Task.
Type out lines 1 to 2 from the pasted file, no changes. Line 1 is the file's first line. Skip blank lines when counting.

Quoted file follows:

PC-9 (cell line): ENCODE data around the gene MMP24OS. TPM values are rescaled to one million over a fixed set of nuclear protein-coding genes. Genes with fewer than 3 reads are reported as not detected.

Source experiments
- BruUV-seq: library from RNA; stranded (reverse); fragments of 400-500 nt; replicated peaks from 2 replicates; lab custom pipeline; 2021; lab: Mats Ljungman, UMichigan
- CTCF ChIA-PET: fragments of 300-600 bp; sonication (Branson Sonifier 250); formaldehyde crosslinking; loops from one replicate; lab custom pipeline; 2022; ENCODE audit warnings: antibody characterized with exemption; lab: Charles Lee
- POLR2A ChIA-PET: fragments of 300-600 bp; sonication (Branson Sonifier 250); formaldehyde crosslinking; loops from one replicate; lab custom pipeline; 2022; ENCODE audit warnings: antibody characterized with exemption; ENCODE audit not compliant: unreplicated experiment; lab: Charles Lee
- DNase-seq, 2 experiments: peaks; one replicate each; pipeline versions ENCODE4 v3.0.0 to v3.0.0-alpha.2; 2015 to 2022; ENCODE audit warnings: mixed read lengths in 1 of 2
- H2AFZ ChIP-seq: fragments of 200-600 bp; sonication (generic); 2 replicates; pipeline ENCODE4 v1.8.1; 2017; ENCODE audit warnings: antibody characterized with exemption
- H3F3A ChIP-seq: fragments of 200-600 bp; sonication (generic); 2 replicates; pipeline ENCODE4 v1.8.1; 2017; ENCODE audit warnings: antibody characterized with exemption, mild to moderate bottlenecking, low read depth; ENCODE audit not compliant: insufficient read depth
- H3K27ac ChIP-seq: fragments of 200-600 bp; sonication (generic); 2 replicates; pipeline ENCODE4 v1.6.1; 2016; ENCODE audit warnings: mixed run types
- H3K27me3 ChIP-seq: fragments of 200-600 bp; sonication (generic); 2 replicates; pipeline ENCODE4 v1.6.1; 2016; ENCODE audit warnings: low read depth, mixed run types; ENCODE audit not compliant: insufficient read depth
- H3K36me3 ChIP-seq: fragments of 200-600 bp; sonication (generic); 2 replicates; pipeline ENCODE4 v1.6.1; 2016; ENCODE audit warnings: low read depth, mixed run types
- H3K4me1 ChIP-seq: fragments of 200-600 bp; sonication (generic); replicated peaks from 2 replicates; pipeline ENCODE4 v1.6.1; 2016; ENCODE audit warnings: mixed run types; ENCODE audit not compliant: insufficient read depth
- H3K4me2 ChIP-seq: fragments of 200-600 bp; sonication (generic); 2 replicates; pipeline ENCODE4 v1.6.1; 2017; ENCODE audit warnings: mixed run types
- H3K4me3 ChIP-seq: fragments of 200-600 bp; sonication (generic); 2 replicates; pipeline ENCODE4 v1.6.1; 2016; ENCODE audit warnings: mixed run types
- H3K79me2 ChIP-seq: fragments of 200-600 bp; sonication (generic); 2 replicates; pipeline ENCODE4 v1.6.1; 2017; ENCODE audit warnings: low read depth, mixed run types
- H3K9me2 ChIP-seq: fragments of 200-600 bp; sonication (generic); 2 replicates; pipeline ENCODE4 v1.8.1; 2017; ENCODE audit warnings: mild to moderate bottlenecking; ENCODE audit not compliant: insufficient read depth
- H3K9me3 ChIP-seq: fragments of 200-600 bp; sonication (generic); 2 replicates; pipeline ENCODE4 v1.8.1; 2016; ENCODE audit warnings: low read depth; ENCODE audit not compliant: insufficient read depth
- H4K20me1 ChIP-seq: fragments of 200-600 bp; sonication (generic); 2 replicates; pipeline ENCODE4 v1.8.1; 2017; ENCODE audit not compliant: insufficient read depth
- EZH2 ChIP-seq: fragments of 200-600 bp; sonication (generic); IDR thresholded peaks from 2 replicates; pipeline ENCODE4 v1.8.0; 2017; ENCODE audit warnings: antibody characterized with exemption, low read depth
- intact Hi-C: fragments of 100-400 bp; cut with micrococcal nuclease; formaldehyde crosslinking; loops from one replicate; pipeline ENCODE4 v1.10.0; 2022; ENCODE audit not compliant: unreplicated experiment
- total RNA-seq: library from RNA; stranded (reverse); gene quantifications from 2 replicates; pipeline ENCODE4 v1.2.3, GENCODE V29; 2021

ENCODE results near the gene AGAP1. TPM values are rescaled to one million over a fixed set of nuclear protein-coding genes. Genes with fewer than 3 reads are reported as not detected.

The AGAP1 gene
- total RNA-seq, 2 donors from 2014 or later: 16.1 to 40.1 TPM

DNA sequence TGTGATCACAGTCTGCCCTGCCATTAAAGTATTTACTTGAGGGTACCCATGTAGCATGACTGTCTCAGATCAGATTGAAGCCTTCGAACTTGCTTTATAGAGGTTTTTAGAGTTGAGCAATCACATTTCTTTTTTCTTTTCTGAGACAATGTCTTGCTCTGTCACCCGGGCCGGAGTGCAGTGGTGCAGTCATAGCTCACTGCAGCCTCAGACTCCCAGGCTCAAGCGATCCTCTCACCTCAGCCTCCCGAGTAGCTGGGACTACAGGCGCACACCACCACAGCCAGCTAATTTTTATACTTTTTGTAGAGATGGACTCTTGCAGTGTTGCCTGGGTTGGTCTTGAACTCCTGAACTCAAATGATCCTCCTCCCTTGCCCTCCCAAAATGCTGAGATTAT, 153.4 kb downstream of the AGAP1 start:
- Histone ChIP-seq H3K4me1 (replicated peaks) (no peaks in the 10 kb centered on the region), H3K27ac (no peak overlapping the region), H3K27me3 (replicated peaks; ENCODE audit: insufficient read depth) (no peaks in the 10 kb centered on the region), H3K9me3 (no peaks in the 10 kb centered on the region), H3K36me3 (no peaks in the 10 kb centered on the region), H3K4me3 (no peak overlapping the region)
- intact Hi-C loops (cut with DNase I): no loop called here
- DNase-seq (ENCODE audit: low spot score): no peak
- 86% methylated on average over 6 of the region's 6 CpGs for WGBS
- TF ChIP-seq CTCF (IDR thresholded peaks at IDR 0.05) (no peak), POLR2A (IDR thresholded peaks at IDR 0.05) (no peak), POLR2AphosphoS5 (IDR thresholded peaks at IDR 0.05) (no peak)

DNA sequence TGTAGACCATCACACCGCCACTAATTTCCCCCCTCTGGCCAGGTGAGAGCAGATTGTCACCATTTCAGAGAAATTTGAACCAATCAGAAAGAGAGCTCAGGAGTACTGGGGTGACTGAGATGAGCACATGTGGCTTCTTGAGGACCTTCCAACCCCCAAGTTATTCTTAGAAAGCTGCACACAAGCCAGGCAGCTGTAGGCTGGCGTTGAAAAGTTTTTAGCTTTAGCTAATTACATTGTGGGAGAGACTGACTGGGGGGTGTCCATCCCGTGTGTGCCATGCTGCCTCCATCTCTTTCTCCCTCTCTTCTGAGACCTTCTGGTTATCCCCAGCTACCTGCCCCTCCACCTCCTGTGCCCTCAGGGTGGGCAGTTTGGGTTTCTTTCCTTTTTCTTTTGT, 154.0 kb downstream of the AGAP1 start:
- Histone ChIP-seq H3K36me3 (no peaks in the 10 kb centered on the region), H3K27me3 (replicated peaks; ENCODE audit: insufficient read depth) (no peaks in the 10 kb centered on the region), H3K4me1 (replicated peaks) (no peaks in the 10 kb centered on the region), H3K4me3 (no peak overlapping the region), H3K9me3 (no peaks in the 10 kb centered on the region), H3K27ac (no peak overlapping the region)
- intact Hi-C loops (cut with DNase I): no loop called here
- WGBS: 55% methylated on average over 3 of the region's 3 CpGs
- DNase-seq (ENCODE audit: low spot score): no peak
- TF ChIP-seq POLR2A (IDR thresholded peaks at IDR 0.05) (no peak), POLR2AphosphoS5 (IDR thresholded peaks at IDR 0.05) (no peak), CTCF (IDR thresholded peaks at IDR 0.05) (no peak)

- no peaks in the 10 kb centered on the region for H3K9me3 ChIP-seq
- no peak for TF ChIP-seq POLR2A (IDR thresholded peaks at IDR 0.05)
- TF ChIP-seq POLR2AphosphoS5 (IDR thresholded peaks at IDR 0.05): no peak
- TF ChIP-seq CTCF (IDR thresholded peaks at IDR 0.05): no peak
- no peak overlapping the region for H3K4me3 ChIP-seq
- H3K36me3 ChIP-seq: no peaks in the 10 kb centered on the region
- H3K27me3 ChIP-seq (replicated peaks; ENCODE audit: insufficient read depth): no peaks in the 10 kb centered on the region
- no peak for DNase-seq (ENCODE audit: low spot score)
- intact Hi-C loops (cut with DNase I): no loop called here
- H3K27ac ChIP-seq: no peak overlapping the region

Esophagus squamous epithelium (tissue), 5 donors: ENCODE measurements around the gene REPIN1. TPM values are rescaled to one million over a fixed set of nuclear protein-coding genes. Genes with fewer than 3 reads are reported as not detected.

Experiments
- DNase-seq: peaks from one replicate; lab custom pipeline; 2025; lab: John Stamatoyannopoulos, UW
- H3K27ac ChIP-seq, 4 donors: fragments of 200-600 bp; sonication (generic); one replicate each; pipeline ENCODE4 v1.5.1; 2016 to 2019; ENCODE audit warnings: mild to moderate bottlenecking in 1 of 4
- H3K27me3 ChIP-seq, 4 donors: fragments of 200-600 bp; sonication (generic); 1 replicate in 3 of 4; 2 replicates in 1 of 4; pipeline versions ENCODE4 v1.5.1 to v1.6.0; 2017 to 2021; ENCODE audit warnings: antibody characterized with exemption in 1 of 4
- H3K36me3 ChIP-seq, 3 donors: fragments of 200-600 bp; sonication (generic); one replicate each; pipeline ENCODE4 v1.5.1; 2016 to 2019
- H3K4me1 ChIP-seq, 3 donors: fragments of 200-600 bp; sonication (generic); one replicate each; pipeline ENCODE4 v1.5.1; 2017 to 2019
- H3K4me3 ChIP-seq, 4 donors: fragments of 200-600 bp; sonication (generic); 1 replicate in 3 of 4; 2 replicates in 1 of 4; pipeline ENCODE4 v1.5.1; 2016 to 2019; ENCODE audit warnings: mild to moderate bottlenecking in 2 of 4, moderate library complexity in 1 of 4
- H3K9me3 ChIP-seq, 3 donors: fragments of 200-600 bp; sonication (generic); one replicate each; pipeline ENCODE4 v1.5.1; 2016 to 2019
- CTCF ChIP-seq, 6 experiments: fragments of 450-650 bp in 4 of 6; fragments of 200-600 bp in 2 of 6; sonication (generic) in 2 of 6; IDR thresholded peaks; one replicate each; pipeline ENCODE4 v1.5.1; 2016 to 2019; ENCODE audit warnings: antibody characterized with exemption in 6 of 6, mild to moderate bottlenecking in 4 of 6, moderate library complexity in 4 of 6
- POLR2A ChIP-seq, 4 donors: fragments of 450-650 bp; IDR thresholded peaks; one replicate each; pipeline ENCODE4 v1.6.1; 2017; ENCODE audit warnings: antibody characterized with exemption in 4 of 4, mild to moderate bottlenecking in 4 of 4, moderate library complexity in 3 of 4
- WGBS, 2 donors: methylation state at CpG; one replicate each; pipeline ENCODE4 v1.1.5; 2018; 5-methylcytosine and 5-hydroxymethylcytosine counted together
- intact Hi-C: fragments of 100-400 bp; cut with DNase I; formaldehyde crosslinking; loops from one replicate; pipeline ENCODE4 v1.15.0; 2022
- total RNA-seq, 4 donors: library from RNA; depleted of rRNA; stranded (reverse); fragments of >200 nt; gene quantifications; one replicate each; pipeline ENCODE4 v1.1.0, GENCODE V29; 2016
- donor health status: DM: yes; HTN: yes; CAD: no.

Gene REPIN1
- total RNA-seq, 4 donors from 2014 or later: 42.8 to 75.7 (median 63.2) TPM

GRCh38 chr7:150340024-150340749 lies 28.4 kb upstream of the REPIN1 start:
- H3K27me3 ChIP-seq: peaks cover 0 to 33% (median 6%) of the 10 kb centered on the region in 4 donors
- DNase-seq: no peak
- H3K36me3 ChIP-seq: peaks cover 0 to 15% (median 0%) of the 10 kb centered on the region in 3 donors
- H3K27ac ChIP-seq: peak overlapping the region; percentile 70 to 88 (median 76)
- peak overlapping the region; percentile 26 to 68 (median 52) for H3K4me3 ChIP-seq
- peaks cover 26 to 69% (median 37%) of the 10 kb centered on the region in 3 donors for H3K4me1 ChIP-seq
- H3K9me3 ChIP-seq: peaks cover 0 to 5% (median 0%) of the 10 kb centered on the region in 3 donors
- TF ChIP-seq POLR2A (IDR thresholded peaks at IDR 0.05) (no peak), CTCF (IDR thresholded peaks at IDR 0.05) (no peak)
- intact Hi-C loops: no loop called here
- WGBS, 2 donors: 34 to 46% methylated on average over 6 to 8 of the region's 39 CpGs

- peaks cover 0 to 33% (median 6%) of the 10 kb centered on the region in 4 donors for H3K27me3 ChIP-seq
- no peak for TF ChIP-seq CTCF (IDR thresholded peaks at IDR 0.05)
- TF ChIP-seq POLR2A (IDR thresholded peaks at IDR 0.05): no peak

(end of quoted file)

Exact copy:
PC-9 (cell line): ENCODE data around the gene MMP24OS. TPM values are rescaled to one million over a fixed set of nuclear protein-coding genes. Genes with fewer than 3 reads are reported as not detected.

Source experiments